around the world, for centuries, have talked about Jesus, and lost
everything because of it.
You and me? We do it, and it makes us money.
Does this mess with our heads? Heck yeah, it does.
Such is life in Christian radio. Doesn't matter whether you're
really "feeling" it, whether you are truly growing spiritually,
whether you even mean what you're saying, or even how you spent the
last few hours before going on the air: It pays to say Christian-y
stuff. Literally. "Sound" Christian, and you get a paycheck. Don't,
and you won't.
Now, "Christian-y" might mean talking about Jesus, or, more likely,
identifying with the American Christian subculture, in some way, to
connect with listeners. It might mean occasionally mentioning your
pastor, or saying "Have a blessed day", or saying you watch
such-and-such TV show but you "wish they left all the racy stuff out
of it", or whatever cultural marker you might wish to use. All of it
says "I'm on the team, see?"
For millions who've gone before us, being "on that team" has meant
the loss of everything. For us, it means money magically shows up in
our checking accounts every two weeks. As followers of Jesus, we are
told to "count the cost". But let's be honest: As professional
followers of Jesus, we count our pay.
I've mentioned before: I was once told to "say something spiritual"
every ten minutes or so during my morning show at a previous job.
And it makes some sense. It's tactical. It's strategic. It's also
enough to make you want to, when the shift is over, climb to the top
of the station's tower and jump off.
Same thing used to happen to me during Sharathons (I'm sure I'm the
only one) when I'd get off the air and wonder, "Did I really just
say all that? I don't normally say 'blessing' ten times in 30
seconds, but I just did it repeatedly. Was that me? Did I really say
that 'God must be smiling!', because we got ten calls at once and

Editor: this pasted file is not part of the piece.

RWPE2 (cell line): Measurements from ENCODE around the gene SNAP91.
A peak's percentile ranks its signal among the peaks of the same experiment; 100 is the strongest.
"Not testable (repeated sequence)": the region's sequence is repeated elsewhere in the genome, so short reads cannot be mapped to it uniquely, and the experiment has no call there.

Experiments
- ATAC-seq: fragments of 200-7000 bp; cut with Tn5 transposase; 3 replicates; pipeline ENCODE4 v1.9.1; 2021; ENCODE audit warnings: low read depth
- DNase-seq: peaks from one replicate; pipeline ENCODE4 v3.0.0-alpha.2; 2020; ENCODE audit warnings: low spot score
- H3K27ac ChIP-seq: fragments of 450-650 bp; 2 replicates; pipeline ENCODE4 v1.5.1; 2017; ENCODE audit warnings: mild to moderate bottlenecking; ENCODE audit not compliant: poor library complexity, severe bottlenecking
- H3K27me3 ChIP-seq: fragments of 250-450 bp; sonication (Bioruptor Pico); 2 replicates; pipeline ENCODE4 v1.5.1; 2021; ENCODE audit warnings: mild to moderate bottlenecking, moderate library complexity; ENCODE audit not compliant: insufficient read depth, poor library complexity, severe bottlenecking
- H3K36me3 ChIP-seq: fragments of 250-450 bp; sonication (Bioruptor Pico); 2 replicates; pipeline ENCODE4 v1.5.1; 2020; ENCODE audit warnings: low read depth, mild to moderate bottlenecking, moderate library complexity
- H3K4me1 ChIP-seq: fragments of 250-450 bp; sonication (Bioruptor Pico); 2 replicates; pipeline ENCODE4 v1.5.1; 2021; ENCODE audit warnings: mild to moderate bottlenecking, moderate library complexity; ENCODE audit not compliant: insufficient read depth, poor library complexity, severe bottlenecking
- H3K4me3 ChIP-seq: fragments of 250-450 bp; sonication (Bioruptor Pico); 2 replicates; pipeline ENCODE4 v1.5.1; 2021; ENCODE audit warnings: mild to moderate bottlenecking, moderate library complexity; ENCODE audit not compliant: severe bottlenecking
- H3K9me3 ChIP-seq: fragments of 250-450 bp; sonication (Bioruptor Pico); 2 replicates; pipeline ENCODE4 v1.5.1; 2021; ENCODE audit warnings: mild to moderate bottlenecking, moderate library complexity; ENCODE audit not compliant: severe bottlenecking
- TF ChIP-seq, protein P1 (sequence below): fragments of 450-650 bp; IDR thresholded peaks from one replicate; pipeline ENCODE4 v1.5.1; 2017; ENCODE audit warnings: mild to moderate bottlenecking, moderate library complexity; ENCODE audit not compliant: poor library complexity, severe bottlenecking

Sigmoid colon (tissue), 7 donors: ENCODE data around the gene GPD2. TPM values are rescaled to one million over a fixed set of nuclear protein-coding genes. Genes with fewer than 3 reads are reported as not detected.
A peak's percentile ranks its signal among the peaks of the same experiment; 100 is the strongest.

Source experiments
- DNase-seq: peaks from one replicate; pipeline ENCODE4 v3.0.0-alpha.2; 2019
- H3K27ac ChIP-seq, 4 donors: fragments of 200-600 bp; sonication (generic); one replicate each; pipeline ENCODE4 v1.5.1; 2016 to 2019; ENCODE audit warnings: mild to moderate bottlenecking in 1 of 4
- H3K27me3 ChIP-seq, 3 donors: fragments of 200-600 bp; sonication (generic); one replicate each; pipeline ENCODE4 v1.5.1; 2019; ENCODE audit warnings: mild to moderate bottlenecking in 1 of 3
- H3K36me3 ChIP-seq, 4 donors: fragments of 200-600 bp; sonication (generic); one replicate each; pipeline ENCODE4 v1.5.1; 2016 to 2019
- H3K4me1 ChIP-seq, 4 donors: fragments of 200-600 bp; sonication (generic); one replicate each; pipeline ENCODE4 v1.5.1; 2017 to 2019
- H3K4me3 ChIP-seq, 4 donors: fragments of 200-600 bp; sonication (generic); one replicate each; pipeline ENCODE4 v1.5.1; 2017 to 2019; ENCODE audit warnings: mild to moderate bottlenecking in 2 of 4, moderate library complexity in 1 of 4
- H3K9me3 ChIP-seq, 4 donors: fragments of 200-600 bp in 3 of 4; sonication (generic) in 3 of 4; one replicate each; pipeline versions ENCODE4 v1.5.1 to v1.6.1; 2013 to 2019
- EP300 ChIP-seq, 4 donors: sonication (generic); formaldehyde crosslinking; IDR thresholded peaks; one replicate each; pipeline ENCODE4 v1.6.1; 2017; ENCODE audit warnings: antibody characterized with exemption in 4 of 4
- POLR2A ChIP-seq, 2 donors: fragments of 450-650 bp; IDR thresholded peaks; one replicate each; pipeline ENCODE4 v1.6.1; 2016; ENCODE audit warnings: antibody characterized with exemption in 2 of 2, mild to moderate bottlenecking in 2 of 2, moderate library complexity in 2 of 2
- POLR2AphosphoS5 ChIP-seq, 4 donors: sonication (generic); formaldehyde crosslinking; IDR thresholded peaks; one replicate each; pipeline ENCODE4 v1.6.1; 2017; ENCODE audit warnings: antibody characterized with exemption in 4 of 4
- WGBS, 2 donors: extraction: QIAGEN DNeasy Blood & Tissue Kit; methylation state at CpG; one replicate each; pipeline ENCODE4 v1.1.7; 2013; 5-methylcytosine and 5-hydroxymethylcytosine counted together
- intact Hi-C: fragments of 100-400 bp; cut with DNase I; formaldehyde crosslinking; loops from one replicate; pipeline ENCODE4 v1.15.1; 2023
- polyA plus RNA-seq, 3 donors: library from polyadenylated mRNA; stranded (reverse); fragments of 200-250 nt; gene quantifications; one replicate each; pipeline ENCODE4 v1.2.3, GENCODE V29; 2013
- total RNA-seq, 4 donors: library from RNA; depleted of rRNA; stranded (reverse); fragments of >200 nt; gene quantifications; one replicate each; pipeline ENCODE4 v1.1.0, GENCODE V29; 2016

rang a bell? And can I go take a shower, somewhere?"
Those of us who've worked at commercial stations can feel it, that
uncomfy sense that we've been here before. Except instead of
Christian-talk, we put our word-powers to use selling something
else. Each day on my talk radio show, for instance, I'd start
talking about the hot, cinnamon-smelling, fresh bread, right out of
the oven!, they'd make down the street at the Great Harvest Bread
Company. And, the owners told me, they always knew when I did the
"live" ad, because a line would form about ten minutes later. I
happily did it for the money. I mean, I truly DO love bread, which
is why I was probably so convincing, but sure, I did it for the
money. Everybody's happy. I use some words, the listeners feel good
about some food, and we all make money.
Nothing wrong with that. I'm a capitalist, and I like money lots.
Money lets me buy awesome stuff like this iMac.
But God help us if we're selling Christ.
Jesus isn't a product. Discipleship isn't a good that one sells.
"Religious feeling" isn't the Holy Spirit. And God will not be
reduced to a means our ends. Not forever, anyway.
I got an email this week from Jessica, who listens to our show. It's
making me think. She points out that Dietrich Bonhoeffer spoke of
"cheap grace", and "costly grace". Jessica says there may be
something like, "cheap communication" and "costly communication".
Communicating His love to us cost Him everything, she says. She says
God specializes in the latter, but Christian radio's two-minute
"How-to" vignettes and anecdotes seem to offer the former.
I think there may be something to this. There's cheap communication
(where it costs me nothing) and there's costly communication (where
it costs me something.) Maybe I never thought about it this way, but
I've always thought it was easier to hand out a tract than invite
someone into relationship; wear a t-shirt instead of enter into
someone's world, or, as Rich Mullins would say, "be friendly, but
never be your friend."
When I communicate in Christian radio, often there are no costs.
Only benefits. Literally.
Like a health plan. For me.
But what would happen if we engaged in costly communication? What if
we believed so strongly in who Jesus is, that we were willing to
give ourselves up in the process? What would that look like?
I know, I know -- don't get too crazy, here Brant -- but seriously:
What WOULD it look like? There really may be a cost to this. Like
giving up my seeming authority, or you giving up your act, your
"I'm-a-hip-mom-just-like-you" shtick when your life is actually in
shambles; or my desperate clawing for attention, or your refusal to
acknowledge present sinfulness, or the hiding of my own frequent
struggles to read the Bible, or our relentless desire to impress
people, somehow, someway.
The cost may just be our coolness. Or the respect of a lot of
religious people. Or our jobs.
Just some initial ideas, there. I certainly haven't given up on
"Christian radio". I'm just thinking Jessica understands something
important about that word, "Christian": If there is no cost, no
gut-wrenching, deep-down, I'm-lying-here-bleeding-in-front-of-you
cost to this for me, I suspect I'm communicating myself, not Christ.
And If I'm doing that, let's be honest: Jesus isn't using me, so
much as I'm using him.
Hansen can be reached at